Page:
According to The World Contracting & Commerce, 90% of the clauses that make up a 20 page contract are actually boilerplate. Very few clauses are drafted entirely from scratch yet we tinker and we amend until it’s just right.
Do we really need to be doing this?
Is the cost-benefit ratio proportionate?
How can we start off closer to the finish line?
As lawyers and contracts professionals, we read hundreds of thousands of contracts in our lifetime. Most of them say more or less the same thing, expressed in different words. Legal language is a matter of personal style and opinion, when in fact, it should be standardized — because it is there to serve a function and protect the interests of the contracting parties.
Honestly, the complete flexibility we currently have to draft our agreements adds little value because the terms do not always translate to mutually agreeable terms for both sides. If we were to utilize standardized contracts, we would start the contract negotiation way closer to the end. Saving us all lots of time.
The Problem with Non-Standardized Contracts
Non-standardized contracts often create massive inefficiencies because they are too slow and too risky.
One of the major problems for lawyers and businesses alike is that contracts take too long to negotiate and finalize. A leading cause for this is that commercial contracts are completely non-standardized. Everyone wants to use their own template, playbook, go-to clauses, terminology and words. There are hundreds, if not thousands, of variations for a mutual non-disclosure agreement (“NDA”) intended to cover the standard customer-to-vendor evaluation phase. When in reality, most of the NDA should be the same. Aside from a handful of variable data that would depend on the specific circumstances of the deal, such as party names, effective date, etc.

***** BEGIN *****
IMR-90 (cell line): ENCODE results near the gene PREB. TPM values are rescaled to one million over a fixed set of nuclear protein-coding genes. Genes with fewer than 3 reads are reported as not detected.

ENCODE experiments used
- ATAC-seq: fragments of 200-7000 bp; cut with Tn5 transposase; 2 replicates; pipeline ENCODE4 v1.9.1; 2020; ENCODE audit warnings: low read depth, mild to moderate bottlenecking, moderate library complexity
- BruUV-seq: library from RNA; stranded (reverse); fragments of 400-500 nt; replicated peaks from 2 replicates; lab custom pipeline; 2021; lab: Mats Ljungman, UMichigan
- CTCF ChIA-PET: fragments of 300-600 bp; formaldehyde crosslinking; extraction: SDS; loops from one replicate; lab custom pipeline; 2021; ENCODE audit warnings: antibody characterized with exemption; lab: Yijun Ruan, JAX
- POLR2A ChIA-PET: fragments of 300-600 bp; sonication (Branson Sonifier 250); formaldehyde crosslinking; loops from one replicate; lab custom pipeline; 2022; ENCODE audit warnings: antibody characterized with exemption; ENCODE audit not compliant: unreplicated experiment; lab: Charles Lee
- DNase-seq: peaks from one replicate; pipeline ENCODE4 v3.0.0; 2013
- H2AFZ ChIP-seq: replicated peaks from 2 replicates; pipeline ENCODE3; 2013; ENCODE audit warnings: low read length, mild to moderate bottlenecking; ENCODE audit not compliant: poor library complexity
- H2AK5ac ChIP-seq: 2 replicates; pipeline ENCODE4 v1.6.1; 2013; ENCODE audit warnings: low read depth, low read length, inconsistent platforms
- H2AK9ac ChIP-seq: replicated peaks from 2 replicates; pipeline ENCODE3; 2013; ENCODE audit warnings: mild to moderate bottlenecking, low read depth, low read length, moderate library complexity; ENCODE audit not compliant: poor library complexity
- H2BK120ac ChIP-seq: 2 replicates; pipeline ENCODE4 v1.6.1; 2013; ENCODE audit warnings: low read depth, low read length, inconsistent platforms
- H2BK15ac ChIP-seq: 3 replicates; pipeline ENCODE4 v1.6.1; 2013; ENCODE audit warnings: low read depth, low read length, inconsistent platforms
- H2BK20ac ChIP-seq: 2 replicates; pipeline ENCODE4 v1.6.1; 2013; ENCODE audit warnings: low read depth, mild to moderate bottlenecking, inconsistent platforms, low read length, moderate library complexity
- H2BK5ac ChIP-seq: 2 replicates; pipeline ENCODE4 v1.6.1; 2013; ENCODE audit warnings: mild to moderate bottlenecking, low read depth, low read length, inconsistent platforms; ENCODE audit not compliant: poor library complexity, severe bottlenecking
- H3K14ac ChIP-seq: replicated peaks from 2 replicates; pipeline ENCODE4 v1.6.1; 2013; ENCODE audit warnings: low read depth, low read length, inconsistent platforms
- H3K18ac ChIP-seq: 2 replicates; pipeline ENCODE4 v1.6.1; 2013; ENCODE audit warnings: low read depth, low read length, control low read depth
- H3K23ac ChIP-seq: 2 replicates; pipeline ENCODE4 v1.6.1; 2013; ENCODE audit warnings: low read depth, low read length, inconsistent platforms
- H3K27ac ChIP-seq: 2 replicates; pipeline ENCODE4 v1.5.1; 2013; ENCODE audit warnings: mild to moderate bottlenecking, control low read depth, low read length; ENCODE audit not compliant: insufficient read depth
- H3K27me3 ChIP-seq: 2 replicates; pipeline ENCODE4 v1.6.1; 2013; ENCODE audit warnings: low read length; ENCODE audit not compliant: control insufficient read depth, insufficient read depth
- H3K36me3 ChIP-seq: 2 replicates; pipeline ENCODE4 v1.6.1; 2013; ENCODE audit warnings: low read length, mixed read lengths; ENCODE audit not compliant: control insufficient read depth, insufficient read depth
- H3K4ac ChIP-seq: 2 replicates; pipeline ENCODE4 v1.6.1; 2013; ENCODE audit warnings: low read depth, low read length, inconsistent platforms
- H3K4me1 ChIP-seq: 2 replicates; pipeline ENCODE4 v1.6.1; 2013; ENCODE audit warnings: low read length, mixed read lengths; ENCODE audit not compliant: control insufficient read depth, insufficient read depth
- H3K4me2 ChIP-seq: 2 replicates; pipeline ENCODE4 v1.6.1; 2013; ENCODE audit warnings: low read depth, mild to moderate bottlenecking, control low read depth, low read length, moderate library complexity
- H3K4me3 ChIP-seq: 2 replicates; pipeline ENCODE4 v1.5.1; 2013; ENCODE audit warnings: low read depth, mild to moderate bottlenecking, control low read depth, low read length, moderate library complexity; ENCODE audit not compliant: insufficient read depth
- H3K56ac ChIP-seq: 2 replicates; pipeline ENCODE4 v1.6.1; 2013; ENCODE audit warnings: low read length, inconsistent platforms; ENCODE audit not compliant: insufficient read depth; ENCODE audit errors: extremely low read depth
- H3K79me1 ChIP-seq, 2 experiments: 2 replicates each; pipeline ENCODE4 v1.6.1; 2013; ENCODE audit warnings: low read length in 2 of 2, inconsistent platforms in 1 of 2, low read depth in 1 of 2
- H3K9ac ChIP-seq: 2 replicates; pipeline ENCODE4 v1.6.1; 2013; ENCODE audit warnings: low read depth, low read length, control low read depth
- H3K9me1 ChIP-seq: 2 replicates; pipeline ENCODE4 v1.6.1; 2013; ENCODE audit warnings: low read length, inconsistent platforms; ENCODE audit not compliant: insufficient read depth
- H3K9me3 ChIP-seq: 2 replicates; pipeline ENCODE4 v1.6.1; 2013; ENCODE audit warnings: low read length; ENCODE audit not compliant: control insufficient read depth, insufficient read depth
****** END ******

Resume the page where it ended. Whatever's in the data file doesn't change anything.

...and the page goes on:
The lack of standardization across contracts drives lawyers to spend most of their time ‘fear-checking’ agreements in case anything has been snuck into language that expresses common functions. But things should not be snuck in. It shouldn’t be possible. People should know what’s in an agreement without having to read each word and being worried that unwanted provisions have made their way in. When a contract lands on a lawyer’s desk for review, they have no choice but to read the agreement word by word. And if they don’t have time for that? Well, then they risk including provisions that could lead to problems in the future. At the moment, many in-house lawyers are prepared to take that risk with ‘red flag’ reviews for agreements under a certain threshold. Because reading all the words would just take too much time. If that’s not telling of a broken system, I don’t know what is.
Reducing Negotiation Ping Pong
Some of the redlines to a contract are substantial, but many are stylistic. After all, we have complete flexibility to express ourselves in any way we please when it comes to contract language. Lawyers are masters of crafting language and if they see something that they think could be drafted better, even though it might not change the function of the wording, they’ll often be tempted to change it just to play the game.